Tony Cummings reports on the changes and new success for Ontario's HAWK NELSON
Much has changed for Hawk Nelson since the release of their fifth studio album 'Crazy Love' in 2011. On 1st February 2012 lead vocalist Jason Dunn announced he would be leaving the band to pursue a solo career. Intriguingly, rather than bringing in another singer, the pop punk band from Ontario opted to slim down to a trio with guitarist Jon Steingard taking over the vocal duties. The change certainly seems to have worked with the first single, "Words", off the new lineup band's album 'Made' hitting number one on the US Christian charts and the album being heralded as their best ever by several critics.
JesusFreakHideout asked Jon Steingard whether Jason Dunn leaving the band was a major surprise. He responded, "I guess somewhere around the recording and release of 'Crazy Love' we sensed that some big changes might be coming for us. Increasingly, Jason began to express his desire to explore music outside the confines of HN. We were uncertain what that was going to mean for us, but as time went on, it really felt right. I think God was working in all of our hearts more than we knew. Jason made his decision final in late 2011, and it was announced in early 2012."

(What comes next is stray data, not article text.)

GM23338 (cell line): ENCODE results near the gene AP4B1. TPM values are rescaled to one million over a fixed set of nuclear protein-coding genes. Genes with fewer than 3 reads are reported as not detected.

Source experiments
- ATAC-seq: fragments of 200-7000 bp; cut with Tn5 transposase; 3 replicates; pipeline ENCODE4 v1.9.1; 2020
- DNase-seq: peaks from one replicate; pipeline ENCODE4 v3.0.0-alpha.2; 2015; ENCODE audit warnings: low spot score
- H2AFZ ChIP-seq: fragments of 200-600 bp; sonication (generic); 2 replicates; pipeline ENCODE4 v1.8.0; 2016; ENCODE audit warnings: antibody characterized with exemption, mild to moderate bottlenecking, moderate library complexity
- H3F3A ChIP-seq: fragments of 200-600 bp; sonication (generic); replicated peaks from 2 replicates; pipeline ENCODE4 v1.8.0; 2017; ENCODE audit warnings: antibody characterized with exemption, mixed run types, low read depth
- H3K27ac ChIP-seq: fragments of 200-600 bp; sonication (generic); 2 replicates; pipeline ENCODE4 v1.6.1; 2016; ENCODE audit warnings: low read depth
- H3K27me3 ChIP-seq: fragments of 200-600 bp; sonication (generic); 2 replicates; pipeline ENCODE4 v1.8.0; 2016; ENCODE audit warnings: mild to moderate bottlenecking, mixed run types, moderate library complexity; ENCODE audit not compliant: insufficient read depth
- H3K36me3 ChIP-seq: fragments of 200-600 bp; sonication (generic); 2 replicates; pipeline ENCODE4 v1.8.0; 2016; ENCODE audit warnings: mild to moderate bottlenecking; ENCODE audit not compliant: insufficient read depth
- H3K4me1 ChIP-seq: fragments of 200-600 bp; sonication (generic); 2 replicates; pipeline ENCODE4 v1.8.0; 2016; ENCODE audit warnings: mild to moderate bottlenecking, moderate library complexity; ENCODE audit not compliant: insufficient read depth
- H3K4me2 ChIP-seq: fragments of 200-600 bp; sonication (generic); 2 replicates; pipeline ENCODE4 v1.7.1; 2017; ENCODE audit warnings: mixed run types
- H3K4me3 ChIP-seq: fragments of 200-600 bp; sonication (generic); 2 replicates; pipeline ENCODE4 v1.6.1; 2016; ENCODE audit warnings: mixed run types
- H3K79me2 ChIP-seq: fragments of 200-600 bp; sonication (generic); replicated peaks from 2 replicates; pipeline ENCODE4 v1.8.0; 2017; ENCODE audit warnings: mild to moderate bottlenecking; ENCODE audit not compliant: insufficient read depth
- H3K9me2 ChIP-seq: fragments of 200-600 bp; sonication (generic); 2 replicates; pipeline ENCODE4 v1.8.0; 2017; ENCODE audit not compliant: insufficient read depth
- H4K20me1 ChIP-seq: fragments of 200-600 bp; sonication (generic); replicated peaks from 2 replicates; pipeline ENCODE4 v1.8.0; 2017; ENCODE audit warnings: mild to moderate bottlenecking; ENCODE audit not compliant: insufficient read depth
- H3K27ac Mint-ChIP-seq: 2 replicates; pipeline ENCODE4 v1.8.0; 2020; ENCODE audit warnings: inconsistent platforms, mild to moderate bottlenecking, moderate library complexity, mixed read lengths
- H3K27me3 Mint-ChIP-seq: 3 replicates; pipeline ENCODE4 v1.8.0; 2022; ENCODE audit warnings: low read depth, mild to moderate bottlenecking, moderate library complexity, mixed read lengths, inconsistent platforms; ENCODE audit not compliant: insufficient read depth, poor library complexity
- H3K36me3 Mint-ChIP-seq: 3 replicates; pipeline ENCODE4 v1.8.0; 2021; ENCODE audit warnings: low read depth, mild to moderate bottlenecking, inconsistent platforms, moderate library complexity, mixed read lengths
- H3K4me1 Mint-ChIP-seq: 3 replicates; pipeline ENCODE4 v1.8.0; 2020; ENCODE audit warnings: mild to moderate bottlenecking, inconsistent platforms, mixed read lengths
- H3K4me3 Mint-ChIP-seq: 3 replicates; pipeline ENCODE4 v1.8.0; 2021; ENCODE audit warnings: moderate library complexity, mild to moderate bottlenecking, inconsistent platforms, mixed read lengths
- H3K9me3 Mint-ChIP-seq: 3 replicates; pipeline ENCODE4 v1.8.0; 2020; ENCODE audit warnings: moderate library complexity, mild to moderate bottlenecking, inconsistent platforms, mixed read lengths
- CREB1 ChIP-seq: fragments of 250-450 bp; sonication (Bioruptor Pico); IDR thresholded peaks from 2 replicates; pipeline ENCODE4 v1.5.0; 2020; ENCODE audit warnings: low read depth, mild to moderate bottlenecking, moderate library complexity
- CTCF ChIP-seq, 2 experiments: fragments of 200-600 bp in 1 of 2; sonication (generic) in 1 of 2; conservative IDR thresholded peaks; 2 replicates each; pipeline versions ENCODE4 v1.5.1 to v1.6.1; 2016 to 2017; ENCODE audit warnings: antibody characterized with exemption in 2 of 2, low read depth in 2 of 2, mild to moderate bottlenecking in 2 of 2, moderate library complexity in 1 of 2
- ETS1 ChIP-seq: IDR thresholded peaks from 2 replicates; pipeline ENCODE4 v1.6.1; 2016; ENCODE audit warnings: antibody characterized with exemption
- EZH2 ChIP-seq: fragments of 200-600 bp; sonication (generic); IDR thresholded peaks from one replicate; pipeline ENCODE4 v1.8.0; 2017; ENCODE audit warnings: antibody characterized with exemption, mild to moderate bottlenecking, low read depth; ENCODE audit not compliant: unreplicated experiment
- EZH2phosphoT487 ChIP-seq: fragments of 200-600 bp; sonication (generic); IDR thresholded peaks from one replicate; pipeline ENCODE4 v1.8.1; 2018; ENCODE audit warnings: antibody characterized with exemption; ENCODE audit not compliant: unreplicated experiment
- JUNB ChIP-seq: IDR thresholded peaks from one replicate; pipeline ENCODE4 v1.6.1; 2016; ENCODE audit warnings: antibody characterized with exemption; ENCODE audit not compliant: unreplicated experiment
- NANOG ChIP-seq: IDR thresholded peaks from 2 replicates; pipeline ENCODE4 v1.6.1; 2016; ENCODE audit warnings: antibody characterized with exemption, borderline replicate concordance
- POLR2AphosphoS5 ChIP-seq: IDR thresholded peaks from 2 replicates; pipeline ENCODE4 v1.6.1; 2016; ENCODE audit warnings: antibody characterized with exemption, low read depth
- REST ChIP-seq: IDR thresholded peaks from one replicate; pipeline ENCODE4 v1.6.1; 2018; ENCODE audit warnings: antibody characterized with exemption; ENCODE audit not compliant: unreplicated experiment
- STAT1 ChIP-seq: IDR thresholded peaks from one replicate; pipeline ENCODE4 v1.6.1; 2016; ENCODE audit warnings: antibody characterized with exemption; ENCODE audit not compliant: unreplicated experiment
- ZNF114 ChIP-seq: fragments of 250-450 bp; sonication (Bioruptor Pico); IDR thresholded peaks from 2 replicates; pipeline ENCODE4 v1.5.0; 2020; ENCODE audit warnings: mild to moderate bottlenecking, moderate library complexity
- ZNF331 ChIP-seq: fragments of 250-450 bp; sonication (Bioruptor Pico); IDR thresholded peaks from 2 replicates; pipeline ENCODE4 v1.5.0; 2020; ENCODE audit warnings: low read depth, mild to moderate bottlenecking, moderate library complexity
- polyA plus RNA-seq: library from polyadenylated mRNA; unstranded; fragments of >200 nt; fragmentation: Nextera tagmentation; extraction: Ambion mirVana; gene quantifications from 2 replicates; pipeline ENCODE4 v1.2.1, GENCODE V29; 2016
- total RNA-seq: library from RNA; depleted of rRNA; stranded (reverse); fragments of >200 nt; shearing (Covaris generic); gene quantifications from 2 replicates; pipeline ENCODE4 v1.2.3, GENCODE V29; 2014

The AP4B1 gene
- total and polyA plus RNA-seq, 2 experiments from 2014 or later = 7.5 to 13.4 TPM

Jon was asked by Louder Than The Music how it was decided that he would take over the vocal mic. "We thought about it and prayed about it for awhile and then we really felt like this is still something that we would love to do and if there is anyway that there is a second chapter of this band, we want to explore that before we give up on it. So we started talking to a couple different singers from outside the band but we never actually got around to full-on auditioning anybody. We were talking to a couple guys that we knew, but none of the decisions felt 100 per cent right. We were still on the road with Jason, it was his last tour with us, we were out with MercyMe. Bart (lead singer of Mercy Me) pulled me into his dressing room one day and kind of gave me the sales pitch of my life. He was like, 'I think you need to be the singer'. I had been the guitar player for almost the last 10 years and I'd obviously been a part of the band for a long time but this was a whole new thing and I wasn't sure I agreed with him to be honest. He kinda spent time with me that day and through the course of the rest of the tour. I felt really encouraged and we starting talking about it, between Justin (drums) and Dan (bass) and myself and all of a sudden it started to feel like kind of an exciting option. It kind of felt like starting a band with guys you were already in a band with. You already have that history there and you don't have to bring someone new in. So pretty quickly we started writing new material and rehearsing a bunch and we recorded the 12 we felt most strongly about. So it was a journey, it really was and I think for me personally it's been a process of growing into this role. A few months ago, it kinda clicked when we were playing some shows. It started to feel real."